Kangaroo loved reading as she hopped along,
trying not fall in the billabong.

All the animals love reading, and are members of the Bush Book Club. Everyone, that is, except Bilby. Bilby has never found a book that interest him. he is too busy twiddling and fiddling, skipping and hopping. Until one day he finds himself alone with nothing but a room full of books.

The Bush Book Club is a lovely story about books – and the importance of finding the right one. The resolution makes clear the premise held by many teachers, librarians, authors and other book people that there is a right book for every reader, and that a child who doesn’t like books hasn’t been given the right book yet.

Bilby and his friends have been beautifully brought to life in the water colour and pencil illustrations by Ben Wood, and youngsters will also enjoy the settings, especially the tree-home of the Book Club.



The Bush Book Club, by Margaret Wild & Ben Wood
Omnibus Books, 2014
ISBN 9781742990149

Available from good bookstores and online.

The Smallest Bilby and the Midnight Star, by Nette Hilton and Bruce Whatley

Every night the smallest bilby looks up at the midnight sky and searches for his favourite star – the smallest one that hangs close to the edge of the sky. Every night she shines down on him. But one night, fearful that she may go away and never come back, the smallest bilby decides to give her something that will make her remember him forever and always.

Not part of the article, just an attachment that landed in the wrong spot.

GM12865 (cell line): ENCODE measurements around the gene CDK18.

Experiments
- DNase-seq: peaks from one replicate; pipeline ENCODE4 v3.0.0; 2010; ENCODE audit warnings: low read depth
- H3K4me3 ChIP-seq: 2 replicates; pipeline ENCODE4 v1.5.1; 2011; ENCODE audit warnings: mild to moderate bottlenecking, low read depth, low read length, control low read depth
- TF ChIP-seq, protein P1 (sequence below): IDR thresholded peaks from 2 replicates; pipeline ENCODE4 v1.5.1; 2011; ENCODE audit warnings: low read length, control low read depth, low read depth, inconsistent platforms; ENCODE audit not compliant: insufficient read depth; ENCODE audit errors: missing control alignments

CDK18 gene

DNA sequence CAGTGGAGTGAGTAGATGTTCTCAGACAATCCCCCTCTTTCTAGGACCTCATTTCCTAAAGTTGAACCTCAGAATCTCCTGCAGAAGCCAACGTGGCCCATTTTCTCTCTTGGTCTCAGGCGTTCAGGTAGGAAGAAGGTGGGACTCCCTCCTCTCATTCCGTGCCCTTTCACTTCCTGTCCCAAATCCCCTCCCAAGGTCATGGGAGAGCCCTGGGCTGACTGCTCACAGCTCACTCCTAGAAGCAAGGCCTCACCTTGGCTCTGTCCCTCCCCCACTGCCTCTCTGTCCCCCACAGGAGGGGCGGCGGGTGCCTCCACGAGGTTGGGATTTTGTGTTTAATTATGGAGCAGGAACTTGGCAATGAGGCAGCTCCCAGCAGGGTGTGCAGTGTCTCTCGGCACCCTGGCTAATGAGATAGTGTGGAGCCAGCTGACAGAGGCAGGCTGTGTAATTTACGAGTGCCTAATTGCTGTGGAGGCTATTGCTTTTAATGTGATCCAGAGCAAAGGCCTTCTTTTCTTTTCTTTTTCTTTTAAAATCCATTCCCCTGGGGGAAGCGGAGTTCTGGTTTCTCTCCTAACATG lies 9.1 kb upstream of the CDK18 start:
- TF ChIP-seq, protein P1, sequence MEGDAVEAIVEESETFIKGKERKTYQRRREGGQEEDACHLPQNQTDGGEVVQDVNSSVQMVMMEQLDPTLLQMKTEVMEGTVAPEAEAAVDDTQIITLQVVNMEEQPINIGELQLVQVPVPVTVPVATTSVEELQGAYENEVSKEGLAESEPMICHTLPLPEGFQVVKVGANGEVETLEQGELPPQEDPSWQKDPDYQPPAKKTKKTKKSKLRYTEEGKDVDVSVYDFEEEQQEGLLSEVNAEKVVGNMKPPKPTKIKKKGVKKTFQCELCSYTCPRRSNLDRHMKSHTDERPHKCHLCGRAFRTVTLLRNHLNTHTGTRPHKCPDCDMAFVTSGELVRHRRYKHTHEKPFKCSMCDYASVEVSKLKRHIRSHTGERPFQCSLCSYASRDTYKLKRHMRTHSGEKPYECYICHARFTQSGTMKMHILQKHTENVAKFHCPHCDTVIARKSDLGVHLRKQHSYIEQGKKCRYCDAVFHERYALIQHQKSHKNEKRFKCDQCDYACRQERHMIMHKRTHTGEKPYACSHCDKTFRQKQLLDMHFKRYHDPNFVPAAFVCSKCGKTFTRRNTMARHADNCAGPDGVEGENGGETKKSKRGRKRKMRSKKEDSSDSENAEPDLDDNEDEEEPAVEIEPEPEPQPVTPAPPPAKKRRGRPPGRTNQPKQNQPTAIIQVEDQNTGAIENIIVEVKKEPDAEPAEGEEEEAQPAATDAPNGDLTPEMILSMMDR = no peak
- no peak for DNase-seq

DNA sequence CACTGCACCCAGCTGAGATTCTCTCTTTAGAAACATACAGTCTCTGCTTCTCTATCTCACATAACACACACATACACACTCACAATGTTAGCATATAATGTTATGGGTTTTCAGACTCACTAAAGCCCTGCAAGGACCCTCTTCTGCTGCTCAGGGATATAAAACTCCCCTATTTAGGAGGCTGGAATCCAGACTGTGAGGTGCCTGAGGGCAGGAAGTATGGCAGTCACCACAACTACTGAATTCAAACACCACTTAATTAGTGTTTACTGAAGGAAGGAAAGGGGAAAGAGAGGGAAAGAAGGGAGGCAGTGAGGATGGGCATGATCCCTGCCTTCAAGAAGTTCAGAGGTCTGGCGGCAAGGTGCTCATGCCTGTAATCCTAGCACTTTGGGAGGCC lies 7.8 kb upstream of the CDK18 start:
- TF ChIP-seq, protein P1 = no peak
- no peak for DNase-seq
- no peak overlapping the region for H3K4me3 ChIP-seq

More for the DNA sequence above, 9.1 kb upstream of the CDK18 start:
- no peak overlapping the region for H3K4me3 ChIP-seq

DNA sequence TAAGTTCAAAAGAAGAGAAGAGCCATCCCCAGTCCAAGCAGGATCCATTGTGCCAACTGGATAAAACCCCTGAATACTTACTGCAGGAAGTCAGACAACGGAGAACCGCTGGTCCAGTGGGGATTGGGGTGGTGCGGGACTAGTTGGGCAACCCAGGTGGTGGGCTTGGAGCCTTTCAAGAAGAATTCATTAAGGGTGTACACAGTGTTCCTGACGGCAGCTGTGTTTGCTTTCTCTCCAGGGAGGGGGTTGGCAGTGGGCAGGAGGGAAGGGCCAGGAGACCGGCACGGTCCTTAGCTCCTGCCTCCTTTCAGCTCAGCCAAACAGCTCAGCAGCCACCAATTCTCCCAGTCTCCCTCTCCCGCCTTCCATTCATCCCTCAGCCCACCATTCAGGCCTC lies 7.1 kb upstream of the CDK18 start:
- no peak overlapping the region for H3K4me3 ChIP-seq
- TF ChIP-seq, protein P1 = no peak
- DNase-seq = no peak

The Littlest Bilby and the Midnight Star is a delightful offering for young children about the beauty of a simple kiss. Created by the talented, award-winning team of author Nette Hilton and illustrator Bruce Whatley, it is sure to please both little Australians and their parents, and would make a perfect bedtime story.

Whatley has used pen and ink wash on watercolour paper to create subdued, gentle illustrations appropriate to the night time setting of the story. The huge ears and the pink-tipped noses of the bilbies are very cute.

This beautiful offering is the first in of a trilogy featuring the Smallest Bilby and dedicated to Rose-Marie Dusting, who is recognised as the creator of the Easter Bilby concept.

The Smallest Bilby and the Midnight Star, by Nette Hilton and Bruce Whatley
Working Title Press, 2006